Woman’s Head Explodes! Doctors Say Stress a Major Factor.

Okay, so my head didn’t literally explode but only because the steam coming out of my ears alleviated the pressure. I am an expert at reacting badly to stress so I set out on a quest to understand stress and find my inner Zen.
The first thing I learned was that I am not alone. The World Health Organization has called stress the “health epidemic of the 21st century.” Stress is a sobering health risk and one that we are only recently beginning to understand. Like all health risks, the more I know about it, the better I can cope with it.
The second thing I learned is that a stress response is controlled by dual parts of the nervous system – the sympathetic and parasympathetic nervous systems. The sympathetic set of nerves creates the stress “fight/flight/freeze” response. The parasympathetic set of nerves causes the relaxation “rest/digest” response. The important thing to know is that only one set of nerves can be active at one time. It is not possible to be in both states at once.
I made a list of all things that stress me out in my life: work, co-workers, boss, HR, what to eat for lunch (okay I might be a little neurotic), my family, and my son. When I listed my son that was when I realized that I was putting the blame on everything around me but realistically am I ever going to be able to live a life completely free of stress? No, it’s impossible.
That led me to the question, is it really the situation causing me stress or is it my resistance to the situation? Consider the scenario of two co-workers, Tina and Zach. Tina lives for deadlines and thrives under the pressure of monthly quotas. Zach likes to take his time and go over every detail. Monthly deadlines make him feel overwhelmed and he often gets sick at the end of the month. Both Tina and Zach work under the same conditions but their resistance to the situation differs greatly. While there are countless stressors, there is basically only one stress response articulated by REI’s clever motto: “There is no bad weather, just inappropriate clothing.” There is no bad stress, just inappropriate coping.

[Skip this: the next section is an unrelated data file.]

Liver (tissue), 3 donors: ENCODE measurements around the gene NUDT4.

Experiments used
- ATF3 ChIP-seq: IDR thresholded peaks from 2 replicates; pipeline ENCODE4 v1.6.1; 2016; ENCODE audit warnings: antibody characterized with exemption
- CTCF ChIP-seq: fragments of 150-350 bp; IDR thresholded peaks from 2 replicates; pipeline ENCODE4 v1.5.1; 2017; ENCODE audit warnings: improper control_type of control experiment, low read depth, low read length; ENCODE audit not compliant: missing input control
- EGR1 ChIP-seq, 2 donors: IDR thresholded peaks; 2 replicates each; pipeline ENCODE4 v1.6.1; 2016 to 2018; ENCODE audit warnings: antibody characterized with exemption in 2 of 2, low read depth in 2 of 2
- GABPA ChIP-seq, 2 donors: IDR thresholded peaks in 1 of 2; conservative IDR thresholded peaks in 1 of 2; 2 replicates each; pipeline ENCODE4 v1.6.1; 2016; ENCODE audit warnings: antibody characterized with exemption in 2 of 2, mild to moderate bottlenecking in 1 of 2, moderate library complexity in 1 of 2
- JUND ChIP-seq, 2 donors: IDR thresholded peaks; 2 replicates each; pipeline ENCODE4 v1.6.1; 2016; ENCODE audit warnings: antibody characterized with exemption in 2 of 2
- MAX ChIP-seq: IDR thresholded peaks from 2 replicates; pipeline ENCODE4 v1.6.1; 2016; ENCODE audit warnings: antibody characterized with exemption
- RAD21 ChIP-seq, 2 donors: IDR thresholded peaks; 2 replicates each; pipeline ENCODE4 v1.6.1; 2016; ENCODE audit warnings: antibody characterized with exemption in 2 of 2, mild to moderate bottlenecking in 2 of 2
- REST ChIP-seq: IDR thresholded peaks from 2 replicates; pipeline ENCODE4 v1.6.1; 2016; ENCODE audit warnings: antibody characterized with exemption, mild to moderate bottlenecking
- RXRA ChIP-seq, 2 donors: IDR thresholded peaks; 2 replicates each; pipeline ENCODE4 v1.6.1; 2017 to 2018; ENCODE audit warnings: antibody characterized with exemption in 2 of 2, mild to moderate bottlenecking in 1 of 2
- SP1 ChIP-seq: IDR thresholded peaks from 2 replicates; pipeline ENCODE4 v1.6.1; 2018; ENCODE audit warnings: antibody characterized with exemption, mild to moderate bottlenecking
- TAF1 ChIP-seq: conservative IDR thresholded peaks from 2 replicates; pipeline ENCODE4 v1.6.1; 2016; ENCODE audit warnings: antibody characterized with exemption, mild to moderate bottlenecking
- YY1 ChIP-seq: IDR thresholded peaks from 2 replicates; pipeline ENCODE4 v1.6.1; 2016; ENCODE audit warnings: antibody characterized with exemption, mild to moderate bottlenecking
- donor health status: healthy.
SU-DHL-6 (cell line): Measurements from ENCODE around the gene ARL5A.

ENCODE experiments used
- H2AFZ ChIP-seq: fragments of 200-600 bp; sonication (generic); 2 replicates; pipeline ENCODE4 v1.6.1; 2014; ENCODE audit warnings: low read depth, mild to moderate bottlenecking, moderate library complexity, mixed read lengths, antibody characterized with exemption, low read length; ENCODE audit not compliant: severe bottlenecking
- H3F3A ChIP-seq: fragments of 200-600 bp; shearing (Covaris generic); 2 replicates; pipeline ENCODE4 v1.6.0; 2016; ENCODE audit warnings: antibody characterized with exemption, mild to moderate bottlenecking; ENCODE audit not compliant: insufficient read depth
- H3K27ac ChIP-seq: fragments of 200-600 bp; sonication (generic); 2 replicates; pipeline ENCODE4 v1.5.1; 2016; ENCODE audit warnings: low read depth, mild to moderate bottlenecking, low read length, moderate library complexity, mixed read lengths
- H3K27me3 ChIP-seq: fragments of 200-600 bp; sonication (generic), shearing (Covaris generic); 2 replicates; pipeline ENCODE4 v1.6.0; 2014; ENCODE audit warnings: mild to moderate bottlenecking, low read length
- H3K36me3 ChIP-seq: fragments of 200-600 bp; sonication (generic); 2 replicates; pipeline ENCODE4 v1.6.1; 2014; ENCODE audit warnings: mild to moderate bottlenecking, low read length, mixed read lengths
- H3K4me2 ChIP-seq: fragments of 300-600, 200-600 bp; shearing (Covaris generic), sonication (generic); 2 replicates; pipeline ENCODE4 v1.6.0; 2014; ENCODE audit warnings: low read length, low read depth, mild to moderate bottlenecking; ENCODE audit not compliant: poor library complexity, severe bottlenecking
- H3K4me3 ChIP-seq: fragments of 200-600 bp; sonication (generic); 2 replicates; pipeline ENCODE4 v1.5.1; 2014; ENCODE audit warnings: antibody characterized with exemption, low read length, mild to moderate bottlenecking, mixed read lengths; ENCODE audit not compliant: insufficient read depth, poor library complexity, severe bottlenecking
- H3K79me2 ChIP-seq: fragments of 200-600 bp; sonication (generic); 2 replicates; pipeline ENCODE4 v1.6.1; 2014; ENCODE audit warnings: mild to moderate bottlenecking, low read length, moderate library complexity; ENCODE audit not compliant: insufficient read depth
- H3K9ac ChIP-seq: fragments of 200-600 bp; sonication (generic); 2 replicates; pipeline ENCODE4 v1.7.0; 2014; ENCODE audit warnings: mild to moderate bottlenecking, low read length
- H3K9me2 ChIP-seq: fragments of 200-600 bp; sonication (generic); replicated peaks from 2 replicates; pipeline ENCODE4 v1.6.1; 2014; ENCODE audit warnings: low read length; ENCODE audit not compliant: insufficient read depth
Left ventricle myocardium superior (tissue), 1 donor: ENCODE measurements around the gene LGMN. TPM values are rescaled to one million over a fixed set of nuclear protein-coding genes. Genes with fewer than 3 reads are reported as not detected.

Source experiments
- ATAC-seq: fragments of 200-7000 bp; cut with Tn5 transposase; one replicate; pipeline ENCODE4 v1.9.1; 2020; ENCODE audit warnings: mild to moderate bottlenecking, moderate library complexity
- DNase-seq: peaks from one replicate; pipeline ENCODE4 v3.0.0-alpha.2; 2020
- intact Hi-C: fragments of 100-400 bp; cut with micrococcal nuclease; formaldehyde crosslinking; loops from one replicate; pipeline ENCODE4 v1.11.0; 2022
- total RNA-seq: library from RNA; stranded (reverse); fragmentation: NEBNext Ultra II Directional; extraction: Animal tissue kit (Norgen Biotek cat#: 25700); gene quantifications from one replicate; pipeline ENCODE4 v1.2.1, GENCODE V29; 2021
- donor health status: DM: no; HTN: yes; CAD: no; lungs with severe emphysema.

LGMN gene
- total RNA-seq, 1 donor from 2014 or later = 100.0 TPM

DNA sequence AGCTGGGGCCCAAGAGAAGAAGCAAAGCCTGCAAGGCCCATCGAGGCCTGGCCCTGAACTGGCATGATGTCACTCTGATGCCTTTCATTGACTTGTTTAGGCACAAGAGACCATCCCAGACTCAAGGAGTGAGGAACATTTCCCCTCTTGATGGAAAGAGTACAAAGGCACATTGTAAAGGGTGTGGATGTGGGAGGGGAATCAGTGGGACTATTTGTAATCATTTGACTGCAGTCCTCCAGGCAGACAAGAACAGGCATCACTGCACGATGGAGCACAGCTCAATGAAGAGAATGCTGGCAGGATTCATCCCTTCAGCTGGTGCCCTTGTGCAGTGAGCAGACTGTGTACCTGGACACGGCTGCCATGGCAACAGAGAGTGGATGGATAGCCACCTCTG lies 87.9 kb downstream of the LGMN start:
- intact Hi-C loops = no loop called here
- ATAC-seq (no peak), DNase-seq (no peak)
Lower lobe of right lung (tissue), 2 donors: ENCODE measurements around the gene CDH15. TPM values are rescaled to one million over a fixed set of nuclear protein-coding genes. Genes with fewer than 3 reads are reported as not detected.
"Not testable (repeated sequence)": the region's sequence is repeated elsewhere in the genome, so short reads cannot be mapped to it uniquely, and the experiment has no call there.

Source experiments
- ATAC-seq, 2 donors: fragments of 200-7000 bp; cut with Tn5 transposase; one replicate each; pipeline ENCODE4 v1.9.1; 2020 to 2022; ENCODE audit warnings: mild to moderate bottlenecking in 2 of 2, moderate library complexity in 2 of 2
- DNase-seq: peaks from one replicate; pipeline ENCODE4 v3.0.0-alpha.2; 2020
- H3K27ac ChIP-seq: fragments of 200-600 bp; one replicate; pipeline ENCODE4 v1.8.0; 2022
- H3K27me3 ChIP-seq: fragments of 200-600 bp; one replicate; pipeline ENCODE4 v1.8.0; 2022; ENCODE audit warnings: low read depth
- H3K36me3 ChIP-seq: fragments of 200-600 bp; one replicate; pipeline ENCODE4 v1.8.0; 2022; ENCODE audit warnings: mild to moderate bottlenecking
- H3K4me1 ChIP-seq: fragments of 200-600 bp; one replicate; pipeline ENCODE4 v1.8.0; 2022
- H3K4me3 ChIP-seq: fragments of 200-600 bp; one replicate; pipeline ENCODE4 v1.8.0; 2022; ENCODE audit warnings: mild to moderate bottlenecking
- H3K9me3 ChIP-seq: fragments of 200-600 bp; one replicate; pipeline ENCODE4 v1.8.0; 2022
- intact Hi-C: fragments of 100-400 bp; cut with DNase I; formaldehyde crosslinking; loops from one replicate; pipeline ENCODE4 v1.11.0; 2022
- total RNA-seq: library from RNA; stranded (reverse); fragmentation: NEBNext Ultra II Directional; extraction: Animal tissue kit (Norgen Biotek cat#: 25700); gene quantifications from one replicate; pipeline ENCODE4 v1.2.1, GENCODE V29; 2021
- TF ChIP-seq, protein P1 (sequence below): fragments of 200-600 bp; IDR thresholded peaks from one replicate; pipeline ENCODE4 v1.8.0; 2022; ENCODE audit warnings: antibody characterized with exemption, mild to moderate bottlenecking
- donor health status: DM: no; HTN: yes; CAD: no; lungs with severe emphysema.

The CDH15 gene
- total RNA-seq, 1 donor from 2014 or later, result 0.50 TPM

The third thing I learned is that not all stress is negative. Benefits include things such as motivation to get things done and excitement. However, striking balance between stress and relaxation in our lives is paramount. The ideal balance is called “relaxed focus” and is attainable with practice and awareness.
Here are some ways to cope with stressed, gain relaxed focus, and find that inner Zen that I love!
• Exercise that involves mind-body training, such as Yoga. At the beginning of every yoga class, I close my eyes and I concentrate on my breathing. Once I feel that calm, I allow my mind to probe my body to determine where I’m tense or in pain. I consciously relax where I am tense and send love to anywhere in pain. During the yoga practice (https://boyoga.com/bo-yoga-introduction-video/), I attempt to keep my focus inward and to listen to what my body is telling me. The results are an amazing release of any stress I was feeling.
• Meditation that involves movement. Many of us envision sitting lotus style with eyes closed and palms up. However, when we are stressed it sometimes seems impossible to not follow every thought in our head. Meditation can also be done while in motion. The movement during meditation is usually a free flowing and fluid motion without thought. Let the calmness you feel flow out to your limbs and just move.
• Surround yourself with the positive. Sometimes we spend time in an environment, such as work or school, where everything takes on a negativity. Remove yourself from the negative and surround yourself with people and ideas that contribute positively to your world. I consider facebook a very positive space for me because I am careful to only friend those that have a positive message to share. That doesn’t mean that they don’t have issues that they share with their friends but their outlook and the way they treat others and the planet is with a very positive mindset. When I am at work and stressed, I will take a brief break and check out the posts on my facebook (I do this on my phone as I’m not sure it is appropriate to use work resources for this activity). Usually the positive messages I see from my friends helps me to quickly shake off the stress and put events into perspective. Another quick way to gain positivity is through laughter!
And finally, I learned that life isn’t that serious unless we make it that way so now I’m off to find my sense of humor!

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